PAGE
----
The mother and daughter went into the trip with some background information. Jack Groothuis remained close to the van de Meerendonk family, including Sis and Ad, the son and daughter-in-law of the couple that took him in who helped raise him. After the daughter-in-law passed away last year, Weiner said her mother and the remaining relatives resolved to look into their shared past. 

In October, the families found letters sent between the two families, including letters Helen Groothuis wrote to her sister and son in case of her death. They also found letters from the van de Meerendonks to Groothuis’ aunt, outlining the child’s life with them, including the time a Nazi soldier bunked with the family when fleeing the camp post-liberation and held Jack, not knowing he was a Jewish child in hiding.

But the trip didn’t fill in all the blanks. It’s still not clear how Weiner’s great-grandparents connected with the van de Meerendonks or why the latter were willing to put their lives on the line to protect this child. The circumstances leading up to the handoff are also unclear: Weiner said they suspect someone told on her great-grandparents while in hiding and the couple got separated. The family believes Weiner’s great-grandfather may have been imprisoned in Auschwitz when he died in 1945.

“What we’ve learned was after the war, nobody talked about it. They all just moved on with their lives, mostly because of the trauma,” Weiner said. “But there’s so much we don’t know. Nobody wanted to talk about it. That’s what I really learned on this trip. … It kind of changed for me how I wanted to tell this story for the festival. Education is the most important thing when it comes to the Holocaust. Most people who truly remember it are dying or dead and there are so many holes even in this story. There are millions of stories that are untold because nobody spoke.”

While Weiner, her family and the van de Meerendonks are still looking for answers (the two families have remained close throughout the years and are working to uncover more of their intertwined story), Weiner hopes this project will do the crucial work of educating people on the horrors of the Holocaust and the people who made a difference.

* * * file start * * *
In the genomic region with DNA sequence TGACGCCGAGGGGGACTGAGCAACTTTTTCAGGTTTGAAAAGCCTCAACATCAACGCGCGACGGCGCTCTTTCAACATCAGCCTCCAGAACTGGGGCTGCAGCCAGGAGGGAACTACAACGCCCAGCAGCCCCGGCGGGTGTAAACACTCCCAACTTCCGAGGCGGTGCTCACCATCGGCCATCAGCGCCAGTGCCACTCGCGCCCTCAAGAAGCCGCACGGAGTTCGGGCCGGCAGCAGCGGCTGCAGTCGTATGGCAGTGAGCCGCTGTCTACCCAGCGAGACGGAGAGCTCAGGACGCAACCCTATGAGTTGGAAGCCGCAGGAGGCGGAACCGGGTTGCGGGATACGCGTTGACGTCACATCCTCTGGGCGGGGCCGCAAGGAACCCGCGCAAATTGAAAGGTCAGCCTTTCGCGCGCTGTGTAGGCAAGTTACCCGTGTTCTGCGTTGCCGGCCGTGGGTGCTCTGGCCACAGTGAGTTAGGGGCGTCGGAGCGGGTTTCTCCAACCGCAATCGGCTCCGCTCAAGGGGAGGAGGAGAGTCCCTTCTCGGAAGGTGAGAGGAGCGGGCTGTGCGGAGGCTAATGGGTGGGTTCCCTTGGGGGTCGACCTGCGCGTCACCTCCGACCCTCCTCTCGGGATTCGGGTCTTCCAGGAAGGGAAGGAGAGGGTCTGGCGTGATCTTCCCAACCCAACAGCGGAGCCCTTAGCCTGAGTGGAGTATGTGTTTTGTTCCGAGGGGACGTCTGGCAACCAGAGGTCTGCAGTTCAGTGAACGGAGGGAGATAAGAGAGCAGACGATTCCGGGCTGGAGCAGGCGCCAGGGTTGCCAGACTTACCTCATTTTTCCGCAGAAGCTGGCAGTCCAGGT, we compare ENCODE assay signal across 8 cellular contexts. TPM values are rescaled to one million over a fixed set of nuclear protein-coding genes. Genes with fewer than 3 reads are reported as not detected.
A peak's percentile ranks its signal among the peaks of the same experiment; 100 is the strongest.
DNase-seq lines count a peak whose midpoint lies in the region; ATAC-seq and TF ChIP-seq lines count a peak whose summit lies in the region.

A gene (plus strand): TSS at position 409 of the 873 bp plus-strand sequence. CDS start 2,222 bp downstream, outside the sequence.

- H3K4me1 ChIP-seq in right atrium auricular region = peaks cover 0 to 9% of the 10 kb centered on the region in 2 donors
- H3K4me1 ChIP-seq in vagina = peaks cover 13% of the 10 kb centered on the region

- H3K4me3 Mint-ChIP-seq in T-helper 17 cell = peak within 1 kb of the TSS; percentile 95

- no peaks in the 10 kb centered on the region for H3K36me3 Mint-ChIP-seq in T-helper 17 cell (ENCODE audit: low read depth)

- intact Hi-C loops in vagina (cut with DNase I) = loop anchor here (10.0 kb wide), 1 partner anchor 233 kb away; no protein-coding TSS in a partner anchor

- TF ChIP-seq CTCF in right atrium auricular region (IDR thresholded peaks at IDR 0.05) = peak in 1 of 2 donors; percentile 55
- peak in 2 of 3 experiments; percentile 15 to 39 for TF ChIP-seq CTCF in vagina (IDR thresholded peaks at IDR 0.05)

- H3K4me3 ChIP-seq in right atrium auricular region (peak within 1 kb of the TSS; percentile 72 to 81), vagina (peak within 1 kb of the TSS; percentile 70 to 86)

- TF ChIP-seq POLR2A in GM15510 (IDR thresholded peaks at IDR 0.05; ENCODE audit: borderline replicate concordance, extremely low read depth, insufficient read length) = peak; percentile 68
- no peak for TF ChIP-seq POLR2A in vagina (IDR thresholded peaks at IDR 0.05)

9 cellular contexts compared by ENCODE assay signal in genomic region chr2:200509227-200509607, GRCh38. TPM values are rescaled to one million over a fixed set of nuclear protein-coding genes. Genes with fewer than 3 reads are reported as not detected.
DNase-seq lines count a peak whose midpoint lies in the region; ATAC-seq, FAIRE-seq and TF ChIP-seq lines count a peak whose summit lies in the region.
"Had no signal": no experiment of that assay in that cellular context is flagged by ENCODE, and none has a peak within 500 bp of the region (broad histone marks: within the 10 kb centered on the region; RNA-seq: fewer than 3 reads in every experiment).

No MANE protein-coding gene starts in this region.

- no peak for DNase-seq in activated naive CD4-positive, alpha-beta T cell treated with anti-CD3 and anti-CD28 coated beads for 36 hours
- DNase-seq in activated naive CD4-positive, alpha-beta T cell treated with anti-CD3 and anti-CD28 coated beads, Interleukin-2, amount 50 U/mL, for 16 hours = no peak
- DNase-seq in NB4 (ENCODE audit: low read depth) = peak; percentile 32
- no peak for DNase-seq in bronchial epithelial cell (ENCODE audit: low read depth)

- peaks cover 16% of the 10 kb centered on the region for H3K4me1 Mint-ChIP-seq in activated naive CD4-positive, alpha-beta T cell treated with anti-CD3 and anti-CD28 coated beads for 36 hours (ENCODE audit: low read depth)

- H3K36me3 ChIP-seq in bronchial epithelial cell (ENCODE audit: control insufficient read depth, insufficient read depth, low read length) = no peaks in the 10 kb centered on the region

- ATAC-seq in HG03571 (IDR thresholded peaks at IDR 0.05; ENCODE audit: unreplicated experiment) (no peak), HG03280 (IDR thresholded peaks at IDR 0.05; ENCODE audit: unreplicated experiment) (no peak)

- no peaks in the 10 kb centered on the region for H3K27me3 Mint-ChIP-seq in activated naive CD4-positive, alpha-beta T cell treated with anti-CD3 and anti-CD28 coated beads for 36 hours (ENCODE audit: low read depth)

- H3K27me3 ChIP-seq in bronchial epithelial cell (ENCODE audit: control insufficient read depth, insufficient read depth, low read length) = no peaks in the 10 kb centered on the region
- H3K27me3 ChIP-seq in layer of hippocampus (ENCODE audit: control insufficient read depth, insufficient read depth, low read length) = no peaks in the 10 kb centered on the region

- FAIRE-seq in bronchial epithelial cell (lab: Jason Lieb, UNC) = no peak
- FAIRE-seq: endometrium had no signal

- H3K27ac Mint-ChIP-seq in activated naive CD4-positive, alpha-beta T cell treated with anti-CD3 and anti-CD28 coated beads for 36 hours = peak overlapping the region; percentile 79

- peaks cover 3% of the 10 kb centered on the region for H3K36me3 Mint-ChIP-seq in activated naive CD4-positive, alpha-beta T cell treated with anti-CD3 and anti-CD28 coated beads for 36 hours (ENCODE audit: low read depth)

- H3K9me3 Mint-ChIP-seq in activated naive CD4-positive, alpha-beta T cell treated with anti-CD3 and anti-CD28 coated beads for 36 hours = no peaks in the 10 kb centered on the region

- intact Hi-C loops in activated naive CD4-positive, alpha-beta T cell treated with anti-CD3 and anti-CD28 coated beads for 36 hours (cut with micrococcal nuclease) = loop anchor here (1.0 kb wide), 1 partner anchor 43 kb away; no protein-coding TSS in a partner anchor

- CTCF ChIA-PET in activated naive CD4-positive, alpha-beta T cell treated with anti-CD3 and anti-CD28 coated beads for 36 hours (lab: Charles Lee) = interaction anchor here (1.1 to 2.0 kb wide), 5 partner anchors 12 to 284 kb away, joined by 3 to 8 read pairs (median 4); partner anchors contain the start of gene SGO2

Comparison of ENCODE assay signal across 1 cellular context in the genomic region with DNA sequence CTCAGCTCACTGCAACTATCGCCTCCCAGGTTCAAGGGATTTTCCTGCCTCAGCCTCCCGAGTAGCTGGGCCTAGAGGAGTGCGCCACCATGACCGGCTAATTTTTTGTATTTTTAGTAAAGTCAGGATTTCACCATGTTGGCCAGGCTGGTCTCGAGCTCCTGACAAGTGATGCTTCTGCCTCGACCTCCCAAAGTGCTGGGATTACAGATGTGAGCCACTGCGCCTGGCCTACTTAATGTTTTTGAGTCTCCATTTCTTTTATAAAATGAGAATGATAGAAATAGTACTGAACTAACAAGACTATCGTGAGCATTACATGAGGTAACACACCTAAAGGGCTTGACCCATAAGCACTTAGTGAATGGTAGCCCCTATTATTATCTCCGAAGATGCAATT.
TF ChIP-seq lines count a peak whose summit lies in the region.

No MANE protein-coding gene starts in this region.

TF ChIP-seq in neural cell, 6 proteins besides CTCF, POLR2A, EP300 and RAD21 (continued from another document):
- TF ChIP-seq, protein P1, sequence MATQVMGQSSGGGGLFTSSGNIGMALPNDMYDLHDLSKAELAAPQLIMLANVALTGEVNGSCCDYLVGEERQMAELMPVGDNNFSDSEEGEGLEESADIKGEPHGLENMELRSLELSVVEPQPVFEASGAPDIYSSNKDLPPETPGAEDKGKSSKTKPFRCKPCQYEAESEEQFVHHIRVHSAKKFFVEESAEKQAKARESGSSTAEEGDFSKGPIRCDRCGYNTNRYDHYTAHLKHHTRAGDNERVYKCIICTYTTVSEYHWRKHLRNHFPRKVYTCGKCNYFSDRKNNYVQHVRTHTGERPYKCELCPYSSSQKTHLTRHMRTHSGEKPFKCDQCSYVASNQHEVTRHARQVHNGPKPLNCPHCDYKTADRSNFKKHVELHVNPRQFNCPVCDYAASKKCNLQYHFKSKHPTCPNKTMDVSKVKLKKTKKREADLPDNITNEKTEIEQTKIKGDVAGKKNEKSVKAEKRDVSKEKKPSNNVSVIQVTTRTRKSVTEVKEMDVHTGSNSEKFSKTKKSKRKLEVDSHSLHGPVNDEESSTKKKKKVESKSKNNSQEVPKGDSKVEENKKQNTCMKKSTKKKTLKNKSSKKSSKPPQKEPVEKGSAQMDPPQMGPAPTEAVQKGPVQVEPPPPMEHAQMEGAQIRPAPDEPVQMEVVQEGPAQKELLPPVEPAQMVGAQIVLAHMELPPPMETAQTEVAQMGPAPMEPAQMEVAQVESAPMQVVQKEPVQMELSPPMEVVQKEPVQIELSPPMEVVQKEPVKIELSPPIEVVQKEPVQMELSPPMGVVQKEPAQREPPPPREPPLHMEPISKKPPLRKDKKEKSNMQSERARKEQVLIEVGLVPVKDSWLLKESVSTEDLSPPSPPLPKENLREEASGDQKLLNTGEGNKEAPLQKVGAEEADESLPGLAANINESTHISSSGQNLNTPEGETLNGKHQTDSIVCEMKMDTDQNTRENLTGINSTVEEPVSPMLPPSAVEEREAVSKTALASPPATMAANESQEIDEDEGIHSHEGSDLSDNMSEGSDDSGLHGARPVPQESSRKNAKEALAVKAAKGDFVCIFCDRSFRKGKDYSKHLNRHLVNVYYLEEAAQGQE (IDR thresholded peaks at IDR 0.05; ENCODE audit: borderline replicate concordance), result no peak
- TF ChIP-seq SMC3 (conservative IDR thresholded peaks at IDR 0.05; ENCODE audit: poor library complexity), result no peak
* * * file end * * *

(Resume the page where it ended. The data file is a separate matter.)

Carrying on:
Visitors to the exhibit will hear these fictionalized accounts, written and recorded by Weiner, paired with photos of Vught and Herzongenbusch. Weiner will act as the guide throughout the installation as well as read the letter her great-grandmother wrote her grandfather, outlining her hopes for him in case she was killed before they could reunite.

In addition to the installation, Weiner is writing a capstone paper exploring just why this is an important story to explore and educate people on, particularly considering the rise in anti-semitism. 

“What’s most heartbreaking is that yes, I grew up with a survivor and he knew other survivors and it was something we always talked about,” she said. “But most people did not have that and don’t know many survivor stories.”

The interactive installation will go up the weekend of March 14-16 for the Theatre Department’s Capstone Festival, as well as the week of March 25th as during Holocaust and Genocide Awareness Week. But for Weiner, it is only the beginning of this story she plans to spend her life telling.

“There is so much that is just completely gone,” she said. “That was really, really hard for everyone to grapple with in both my family and the van de Meerendonk family. It was right after (the van de Meerendonk’s sister-in-law died) where my mom and Ad’s oldest son were like we need to work together (on uncovering this). … I know this is going to be a lifelong project. It’s something I’m very proud of. We’re living in a time where anti-Semitisim is a lot and I want to keep telling stories about persevering.”